Menumenu

July 26, 2017 | Greenwich Time

GREENWICH — Staff and supporters of a Greenwich-based social service agency that helps people with developmental disabilities spent the first of six state-mandated furlough days rallying against state budget cuts. Some 200 people connected with Abilis swarmed Town Hall Wednesday morning to criticize a budget impasse that has temporarily cut 10 percent of the nonprofit’s operating expenses for its day and residential programs until a state spending plan is reached. The loss of what agency officials said was between $400,000 and $500,000 has forced Abilis — and many other of the state’s social service agencies — to close down for six days to stay within their spending limits.

Rally Day July 26 2017

July 19, 2017 | Greenwich Free Press

The first annual Abilis Has Talent show is set for Friday July 21 at Eastern Greenwich Civic Center in Old Greenwich. Doors open at 5:30pm and the show begins promptly at 6:00pm.  Tickets are $20 per person or at the door $25. Click Read more  to the right for the lineup!
 
Abilis has Talents July 2017

June 26, 2017 | Greenwich Time

GREENWICH — The state has earmarked more than $360,000 for two Greenwich non-profit agencies to assist with one-time infrastructure improvements to upgrade efficiency and effectiveness.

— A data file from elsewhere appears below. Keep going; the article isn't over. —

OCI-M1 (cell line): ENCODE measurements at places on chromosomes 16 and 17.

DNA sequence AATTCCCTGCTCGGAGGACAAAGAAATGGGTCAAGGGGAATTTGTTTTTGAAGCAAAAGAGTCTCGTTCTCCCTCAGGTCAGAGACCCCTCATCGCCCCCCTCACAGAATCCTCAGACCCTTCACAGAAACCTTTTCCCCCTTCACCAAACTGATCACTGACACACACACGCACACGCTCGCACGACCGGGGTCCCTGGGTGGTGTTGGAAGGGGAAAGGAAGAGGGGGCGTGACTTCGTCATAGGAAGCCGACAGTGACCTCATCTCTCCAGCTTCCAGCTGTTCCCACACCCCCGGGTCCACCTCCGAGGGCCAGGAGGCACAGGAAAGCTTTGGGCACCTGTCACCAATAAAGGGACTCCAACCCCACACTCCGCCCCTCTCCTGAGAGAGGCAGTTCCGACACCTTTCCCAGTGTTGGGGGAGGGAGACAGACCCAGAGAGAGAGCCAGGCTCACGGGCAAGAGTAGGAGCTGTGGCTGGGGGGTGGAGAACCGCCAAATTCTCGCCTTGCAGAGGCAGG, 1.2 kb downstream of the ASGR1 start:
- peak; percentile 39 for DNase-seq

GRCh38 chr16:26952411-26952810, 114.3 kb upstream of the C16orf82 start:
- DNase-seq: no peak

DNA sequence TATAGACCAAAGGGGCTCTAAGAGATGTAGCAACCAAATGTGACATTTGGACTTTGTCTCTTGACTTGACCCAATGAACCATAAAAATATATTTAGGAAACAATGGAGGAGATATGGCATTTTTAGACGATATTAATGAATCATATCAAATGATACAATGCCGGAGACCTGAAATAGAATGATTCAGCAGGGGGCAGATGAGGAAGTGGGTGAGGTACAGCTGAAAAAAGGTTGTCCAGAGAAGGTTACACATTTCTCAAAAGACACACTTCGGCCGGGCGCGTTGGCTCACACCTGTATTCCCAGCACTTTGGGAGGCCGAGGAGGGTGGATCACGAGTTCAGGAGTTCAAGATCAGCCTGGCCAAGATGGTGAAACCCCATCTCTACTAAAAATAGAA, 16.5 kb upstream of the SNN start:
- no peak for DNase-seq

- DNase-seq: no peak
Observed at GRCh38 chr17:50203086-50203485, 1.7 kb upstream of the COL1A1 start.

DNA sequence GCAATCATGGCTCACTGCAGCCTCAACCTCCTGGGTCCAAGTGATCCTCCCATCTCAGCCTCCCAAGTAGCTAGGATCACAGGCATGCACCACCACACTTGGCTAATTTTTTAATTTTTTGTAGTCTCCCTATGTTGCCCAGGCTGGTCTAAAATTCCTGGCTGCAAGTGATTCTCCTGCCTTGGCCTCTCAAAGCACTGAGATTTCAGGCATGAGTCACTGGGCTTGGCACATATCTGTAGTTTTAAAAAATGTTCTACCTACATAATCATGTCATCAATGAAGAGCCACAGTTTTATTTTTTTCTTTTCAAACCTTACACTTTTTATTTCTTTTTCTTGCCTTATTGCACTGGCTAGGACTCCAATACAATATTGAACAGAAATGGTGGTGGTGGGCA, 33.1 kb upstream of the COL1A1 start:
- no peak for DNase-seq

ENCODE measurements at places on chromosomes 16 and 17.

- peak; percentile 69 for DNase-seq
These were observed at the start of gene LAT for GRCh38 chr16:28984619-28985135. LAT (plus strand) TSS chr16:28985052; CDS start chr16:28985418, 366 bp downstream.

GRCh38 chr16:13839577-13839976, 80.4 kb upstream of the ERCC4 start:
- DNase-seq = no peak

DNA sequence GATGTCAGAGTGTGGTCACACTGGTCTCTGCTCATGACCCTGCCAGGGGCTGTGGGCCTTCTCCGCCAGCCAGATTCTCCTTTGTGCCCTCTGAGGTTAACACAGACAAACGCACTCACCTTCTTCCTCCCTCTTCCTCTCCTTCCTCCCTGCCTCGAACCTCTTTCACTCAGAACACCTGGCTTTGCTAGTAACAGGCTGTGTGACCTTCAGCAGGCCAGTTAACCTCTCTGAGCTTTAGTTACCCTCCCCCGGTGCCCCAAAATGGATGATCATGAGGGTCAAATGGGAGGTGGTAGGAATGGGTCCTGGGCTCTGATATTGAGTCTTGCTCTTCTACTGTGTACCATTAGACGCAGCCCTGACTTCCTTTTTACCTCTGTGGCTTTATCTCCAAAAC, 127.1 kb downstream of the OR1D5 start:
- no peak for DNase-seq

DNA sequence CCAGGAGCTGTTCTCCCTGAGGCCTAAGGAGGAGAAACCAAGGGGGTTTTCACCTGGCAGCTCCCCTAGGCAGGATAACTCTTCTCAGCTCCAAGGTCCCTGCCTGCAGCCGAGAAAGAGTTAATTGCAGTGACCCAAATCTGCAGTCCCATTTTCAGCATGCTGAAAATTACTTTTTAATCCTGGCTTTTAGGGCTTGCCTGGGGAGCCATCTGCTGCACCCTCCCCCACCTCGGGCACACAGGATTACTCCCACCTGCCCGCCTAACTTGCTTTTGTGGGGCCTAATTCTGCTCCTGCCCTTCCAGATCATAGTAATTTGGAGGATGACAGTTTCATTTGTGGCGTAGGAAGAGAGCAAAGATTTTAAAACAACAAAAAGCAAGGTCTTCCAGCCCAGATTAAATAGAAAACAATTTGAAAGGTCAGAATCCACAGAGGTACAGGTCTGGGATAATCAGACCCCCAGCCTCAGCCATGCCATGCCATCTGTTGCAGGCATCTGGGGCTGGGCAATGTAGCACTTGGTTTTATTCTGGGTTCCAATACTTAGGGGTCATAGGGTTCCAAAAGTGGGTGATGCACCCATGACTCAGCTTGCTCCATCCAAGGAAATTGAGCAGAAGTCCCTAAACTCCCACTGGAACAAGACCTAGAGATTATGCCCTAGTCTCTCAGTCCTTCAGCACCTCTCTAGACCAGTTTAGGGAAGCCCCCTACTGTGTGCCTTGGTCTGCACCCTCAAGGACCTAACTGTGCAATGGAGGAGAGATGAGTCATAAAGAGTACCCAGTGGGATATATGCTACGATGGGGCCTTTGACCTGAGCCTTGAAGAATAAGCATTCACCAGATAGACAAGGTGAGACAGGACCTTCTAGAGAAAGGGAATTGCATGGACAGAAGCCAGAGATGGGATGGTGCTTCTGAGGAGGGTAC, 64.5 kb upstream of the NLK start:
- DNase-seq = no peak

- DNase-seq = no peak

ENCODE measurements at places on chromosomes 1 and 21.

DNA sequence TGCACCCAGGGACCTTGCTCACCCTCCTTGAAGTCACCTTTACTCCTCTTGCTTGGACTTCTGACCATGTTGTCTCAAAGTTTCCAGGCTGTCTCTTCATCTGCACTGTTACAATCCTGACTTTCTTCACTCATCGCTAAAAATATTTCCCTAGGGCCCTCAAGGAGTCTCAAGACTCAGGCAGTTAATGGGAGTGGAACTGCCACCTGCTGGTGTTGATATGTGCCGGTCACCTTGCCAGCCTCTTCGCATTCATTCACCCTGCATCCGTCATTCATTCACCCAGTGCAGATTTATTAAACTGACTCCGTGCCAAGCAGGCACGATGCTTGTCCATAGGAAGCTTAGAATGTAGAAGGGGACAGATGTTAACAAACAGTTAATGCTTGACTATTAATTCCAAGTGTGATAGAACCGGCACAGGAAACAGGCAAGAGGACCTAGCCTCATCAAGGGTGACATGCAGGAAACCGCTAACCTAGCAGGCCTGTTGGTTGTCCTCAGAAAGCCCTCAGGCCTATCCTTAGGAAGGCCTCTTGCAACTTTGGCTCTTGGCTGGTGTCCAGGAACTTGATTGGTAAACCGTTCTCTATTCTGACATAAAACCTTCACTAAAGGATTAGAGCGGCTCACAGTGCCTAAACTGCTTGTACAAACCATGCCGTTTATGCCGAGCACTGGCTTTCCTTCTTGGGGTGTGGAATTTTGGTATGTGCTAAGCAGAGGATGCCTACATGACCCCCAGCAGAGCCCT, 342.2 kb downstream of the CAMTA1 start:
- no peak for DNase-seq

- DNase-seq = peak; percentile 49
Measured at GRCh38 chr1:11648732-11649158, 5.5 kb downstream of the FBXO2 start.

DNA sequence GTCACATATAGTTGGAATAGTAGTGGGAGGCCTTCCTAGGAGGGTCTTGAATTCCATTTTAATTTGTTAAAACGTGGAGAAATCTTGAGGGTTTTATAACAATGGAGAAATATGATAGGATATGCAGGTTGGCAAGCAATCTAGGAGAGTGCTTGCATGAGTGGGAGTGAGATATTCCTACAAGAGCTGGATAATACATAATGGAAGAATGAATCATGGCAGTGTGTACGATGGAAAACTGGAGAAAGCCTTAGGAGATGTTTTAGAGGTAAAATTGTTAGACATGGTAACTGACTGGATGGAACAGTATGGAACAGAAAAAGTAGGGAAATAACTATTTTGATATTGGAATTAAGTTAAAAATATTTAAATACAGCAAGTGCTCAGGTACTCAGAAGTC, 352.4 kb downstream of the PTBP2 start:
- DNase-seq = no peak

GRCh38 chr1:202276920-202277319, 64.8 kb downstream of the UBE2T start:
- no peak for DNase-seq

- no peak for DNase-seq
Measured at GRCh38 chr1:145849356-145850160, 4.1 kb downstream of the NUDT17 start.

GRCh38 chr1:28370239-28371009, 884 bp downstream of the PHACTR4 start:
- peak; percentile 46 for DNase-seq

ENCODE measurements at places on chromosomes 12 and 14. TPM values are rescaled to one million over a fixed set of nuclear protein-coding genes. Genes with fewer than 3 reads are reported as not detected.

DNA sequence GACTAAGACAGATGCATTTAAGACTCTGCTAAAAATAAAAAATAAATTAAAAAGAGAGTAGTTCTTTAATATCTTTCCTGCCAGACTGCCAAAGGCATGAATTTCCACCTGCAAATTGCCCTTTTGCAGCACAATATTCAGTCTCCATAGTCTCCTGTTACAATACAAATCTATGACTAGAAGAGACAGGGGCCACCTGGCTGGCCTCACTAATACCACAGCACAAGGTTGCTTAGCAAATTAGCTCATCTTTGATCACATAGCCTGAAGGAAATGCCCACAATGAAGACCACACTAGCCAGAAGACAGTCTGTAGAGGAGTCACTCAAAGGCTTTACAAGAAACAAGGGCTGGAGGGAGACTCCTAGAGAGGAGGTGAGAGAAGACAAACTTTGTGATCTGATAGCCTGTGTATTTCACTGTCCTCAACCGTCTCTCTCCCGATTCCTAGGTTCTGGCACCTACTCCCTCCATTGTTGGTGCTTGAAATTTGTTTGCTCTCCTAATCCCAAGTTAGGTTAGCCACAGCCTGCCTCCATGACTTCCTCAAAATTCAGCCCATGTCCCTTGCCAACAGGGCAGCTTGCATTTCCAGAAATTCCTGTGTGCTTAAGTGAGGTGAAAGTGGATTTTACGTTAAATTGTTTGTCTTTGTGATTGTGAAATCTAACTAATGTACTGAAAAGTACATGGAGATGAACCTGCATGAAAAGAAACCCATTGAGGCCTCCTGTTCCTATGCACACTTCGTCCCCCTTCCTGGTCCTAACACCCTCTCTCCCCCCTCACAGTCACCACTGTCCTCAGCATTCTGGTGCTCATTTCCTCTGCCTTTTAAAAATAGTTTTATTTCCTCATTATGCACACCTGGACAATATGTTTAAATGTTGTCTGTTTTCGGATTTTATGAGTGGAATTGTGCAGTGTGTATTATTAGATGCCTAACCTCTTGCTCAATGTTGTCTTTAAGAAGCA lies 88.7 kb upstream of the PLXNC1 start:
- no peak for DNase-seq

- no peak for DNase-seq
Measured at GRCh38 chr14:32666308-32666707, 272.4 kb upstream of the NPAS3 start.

The funding is part of $15.1 million in grants that will be distributed to 50 service organizations throughout Connecticut by the state Office of Policy and Management Nonprofit Grant Program. Abilis, a Greenwich non-profit dedicated to helping people with developmental disabilities, will receive $241,802, which will fund the purchase new vehicles. Family Centers, which provides a wide array of human services local residents ranging from children to seniors, will get $126,996 to buy new IT equipment.

June 26, 2017 | The Hour

It could be that any new movie theater opening is going to draw hundreds of job applicants, but for Valerie Jensen, the 500 resumes that hit her desk in 2014 at the Prospector Theater in Ridgefield amounted to a preview of a problem that persists — too few employers willing to consider people with disabilities for openings in their ranks. Newly updated federal figures last week show an improvement in the percentage of people with disabilities holding jobs — but only a slight increase and statistically on par with job gains in the overall population.

Prospector Theatre 0617

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